• ‘The marriage is dissolved if it existed, but has come to an end - ‘irretrievable breakdown of marriage’.’
      • ‘I told him I was dissolving the partnership, then I was made bankrupt.’
      • ‘Their marriage was dissolved after less than a year.’
      • ‘Secondly, with respect to married people, if the marriage was dissolved by divorce after the will was witnessed, the will is void.’
      • ‘In July 1734 Heidegger dissolved the partnership and handed over the lease of the King's Theatre to the Opera of the Nobility.’
      • ‘In August 1864 the judge ordered, among other things, that the partnership be dissolved.’
      • ‘If a marriage is dissolved, the reduced investment in a career is potentially only costly to the spouse emphasizing housework.’
      • ‘In 1433, John's wife Alice Russell took him to court claiming he was impotent and demanding the marriage be dissolved.’
      • ‘The partnership was dissolved by 1905, and Barnsley withdrew from the workshop.’
      • ‘But divorce is still not easy when one spouse objects to dissolving the marriage.’
      • ‘As soon as a husband dissolved his marriage, he had to settle all financial obligations towards his former wife.’
      • ‘She also dissolved her marriage with Buck, never a satisfying relationship, and returned to America.’
      • ‘Generally, church courts do not dissolve marriages, but annul them by declaring that no genuine marriage took place.’
      • ‘He and his brother fell out when their farm partnership was dissolved.’
      • ‘So we got the whole thing annulled, dissolving the marriage as if it never took place.’
      • ‘There will be a mechanism for dissolving partnerships, similar to divorce for married couples and it will oblige provision to be made for the maintenance of a partner's children should the partnership be dissolved.’
      • ‘Under this form of divorce, the woman can dissolve the marriage in the privacy of the home without going to court.’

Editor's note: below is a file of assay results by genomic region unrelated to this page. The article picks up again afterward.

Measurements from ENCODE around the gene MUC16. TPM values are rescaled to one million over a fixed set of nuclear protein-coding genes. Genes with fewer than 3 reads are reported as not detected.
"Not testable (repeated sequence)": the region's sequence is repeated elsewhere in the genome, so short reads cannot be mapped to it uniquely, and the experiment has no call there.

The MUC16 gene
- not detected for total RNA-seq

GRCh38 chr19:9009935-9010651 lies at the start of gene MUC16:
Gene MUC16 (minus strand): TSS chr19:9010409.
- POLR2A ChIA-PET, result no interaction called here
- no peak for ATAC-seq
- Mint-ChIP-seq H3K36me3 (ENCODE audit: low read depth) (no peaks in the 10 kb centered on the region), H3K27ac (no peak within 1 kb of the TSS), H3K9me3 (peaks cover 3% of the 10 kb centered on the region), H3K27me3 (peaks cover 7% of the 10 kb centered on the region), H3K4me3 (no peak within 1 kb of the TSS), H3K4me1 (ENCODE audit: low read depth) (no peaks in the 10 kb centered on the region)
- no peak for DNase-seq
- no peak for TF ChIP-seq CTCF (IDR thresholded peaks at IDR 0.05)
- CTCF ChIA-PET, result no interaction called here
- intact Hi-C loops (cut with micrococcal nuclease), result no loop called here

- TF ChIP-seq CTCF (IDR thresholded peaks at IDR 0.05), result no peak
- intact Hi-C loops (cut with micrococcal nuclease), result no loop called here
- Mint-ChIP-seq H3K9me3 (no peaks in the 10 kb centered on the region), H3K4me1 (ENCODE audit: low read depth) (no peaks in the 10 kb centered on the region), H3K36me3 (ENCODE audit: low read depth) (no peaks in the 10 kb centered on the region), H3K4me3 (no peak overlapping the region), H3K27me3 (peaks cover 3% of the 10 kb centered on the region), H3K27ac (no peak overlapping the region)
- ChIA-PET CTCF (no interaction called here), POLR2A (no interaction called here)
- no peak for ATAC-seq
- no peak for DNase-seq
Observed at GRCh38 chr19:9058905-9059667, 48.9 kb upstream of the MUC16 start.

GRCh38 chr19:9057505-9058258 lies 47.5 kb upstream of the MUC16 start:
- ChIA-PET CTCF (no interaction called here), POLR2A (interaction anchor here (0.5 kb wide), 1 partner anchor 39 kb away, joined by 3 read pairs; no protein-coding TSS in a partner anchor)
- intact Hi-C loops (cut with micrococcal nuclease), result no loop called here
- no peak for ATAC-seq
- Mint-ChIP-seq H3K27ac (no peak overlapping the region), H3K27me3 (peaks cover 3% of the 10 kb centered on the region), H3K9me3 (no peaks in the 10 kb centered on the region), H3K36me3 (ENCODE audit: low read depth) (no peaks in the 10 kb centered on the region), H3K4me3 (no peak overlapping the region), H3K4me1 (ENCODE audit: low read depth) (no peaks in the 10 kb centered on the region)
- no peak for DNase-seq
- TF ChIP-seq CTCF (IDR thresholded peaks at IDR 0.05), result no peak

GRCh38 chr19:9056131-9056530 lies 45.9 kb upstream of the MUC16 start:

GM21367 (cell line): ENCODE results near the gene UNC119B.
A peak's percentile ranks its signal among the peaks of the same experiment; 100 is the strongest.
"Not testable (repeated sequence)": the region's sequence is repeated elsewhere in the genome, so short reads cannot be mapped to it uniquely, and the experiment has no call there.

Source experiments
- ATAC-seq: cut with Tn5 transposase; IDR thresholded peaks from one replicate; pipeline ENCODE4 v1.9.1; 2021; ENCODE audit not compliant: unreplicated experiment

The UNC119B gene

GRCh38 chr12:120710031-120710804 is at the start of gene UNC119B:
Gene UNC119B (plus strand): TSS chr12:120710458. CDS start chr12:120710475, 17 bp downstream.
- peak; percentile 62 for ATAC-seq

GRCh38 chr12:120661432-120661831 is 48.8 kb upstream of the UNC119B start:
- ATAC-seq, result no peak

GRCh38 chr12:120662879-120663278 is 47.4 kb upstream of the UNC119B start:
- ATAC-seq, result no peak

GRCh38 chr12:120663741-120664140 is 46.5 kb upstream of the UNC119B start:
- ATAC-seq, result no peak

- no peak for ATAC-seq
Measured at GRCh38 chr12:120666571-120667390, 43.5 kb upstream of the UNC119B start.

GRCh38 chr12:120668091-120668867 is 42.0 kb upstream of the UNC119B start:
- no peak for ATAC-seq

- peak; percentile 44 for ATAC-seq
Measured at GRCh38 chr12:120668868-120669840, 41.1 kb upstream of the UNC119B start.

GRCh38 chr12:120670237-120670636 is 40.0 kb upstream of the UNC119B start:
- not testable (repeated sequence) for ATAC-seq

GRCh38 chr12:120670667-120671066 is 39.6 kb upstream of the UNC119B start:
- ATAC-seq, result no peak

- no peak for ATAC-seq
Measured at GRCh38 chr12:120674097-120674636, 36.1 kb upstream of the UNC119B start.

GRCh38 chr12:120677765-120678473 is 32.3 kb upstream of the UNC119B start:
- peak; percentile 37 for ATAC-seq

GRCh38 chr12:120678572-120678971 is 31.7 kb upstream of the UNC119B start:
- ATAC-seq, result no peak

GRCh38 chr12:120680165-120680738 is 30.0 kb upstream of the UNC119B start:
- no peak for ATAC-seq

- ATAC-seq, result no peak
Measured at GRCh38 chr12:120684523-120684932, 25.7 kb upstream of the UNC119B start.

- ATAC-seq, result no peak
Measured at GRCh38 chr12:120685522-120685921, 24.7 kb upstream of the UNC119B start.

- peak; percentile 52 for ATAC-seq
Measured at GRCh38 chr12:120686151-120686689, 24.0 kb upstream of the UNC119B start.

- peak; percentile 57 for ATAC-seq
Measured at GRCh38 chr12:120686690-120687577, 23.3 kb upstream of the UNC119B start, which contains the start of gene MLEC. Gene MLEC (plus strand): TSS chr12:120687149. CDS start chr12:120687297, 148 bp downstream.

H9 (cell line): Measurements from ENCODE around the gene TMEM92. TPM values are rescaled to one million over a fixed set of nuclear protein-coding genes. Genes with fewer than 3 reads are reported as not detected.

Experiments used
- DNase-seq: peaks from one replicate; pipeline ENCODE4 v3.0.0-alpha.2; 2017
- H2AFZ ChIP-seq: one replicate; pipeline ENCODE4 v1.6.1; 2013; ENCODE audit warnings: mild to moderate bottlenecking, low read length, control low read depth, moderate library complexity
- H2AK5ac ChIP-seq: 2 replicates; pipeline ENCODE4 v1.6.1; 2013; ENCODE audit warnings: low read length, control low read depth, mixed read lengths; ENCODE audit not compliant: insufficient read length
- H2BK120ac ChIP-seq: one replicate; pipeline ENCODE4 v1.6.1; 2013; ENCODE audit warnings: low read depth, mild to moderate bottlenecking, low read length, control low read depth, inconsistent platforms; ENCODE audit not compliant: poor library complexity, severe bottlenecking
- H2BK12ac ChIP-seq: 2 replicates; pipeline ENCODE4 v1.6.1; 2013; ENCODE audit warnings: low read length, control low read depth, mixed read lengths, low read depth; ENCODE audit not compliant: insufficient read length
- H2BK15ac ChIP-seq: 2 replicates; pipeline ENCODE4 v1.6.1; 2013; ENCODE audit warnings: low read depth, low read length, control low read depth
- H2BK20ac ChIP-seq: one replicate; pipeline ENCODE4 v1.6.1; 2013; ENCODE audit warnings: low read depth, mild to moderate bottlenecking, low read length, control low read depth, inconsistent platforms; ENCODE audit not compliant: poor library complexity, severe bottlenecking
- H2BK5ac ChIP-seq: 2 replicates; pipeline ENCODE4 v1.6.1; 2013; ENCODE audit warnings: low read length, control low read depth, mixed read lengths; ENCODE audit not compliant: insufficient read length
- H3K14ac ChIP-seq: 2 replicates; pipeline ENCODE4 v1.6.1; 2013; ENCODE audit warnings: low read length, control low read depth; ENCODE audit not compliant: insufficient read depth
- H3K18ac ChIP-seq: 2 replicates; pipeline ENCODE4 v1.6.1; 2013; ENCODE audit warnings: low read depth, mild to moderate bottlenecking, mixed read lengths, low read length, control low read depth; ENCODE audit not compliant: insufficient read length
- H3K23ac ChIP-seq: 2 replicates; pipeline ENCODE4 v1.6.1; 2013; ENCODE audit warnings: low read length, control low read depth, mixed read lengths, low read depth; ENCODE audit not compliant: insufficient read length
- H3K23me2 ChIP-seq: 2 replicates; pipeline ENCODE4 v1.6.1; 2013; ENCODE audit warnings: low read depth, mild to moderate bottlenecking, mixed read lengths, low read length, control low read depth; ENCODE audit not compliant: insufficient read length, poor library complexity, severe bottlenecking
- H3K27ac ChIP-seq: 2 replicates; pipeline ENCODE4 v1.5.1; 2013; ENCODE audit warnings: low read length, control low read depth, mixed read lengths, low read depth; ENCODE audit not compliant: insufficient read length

• ‘In 1974, The Beatles legally dissolved their partnership.’
      • ‘Through Ezra's efforts, these mixed marriages are dissolved.’
      disperse, disband, break up, split up, separate, scatter, go their separate ways, go in different directions, disjoin
      annul, nullify, void
      View synonyms

noun

  • An act or instance of moving gradually from one image or scene in a film to another:

    ‘the alternatives to a cut are fades or dissolves’
    • ‘Reel-change markers have been removed, and scene transitions and dissolves are mostly smooth.’
    • ‘We see how helicopters were used, how scenes were composed, and the before-and-after dissolves of scenes.’
    • ‘The camera tilts up towards the roof as snows falls, its gradual whiteness merging into a dissolve to an image of a white screen, which lingers on-screen for a moment before we are cued by the music that the film is over.’
    • ‘As we watch the bloody water circle down the drain, Hitchcock makes the famous dissolve to Marion's eye.’
    • ‘What starts out as another dissolve to a long shot - that of a man walking toward the camera - stops midway.’
    • ‘What works worst is using the technique as a clunky dissolve to segue between scenes.’
    • ‘Obviously the faster the processor the better (to allow transitions such as dissolves to be built quickly).’
    • ‘Opticals can be used for style (as in Star Wars to mimic the 50's matinee episode nature of the narrative) or for effect - using dissolves to show the passage of time.’
    • ‘This makes for a natural dissolve to the internal workings of the company and, specifically, the Colet boardroom, in which Madame Colet is meeting with her governing board.’
    • ‘He uses split screens, dissolves and transitions to capture the action in the water.’

Origin

Late Middle English (also in the sense ‘break down into component parts’): from Latin dissolvere, from dis- apart + solvere loosen or solve.

Pronunciation:

dissolve

/dɪˈzɒlv/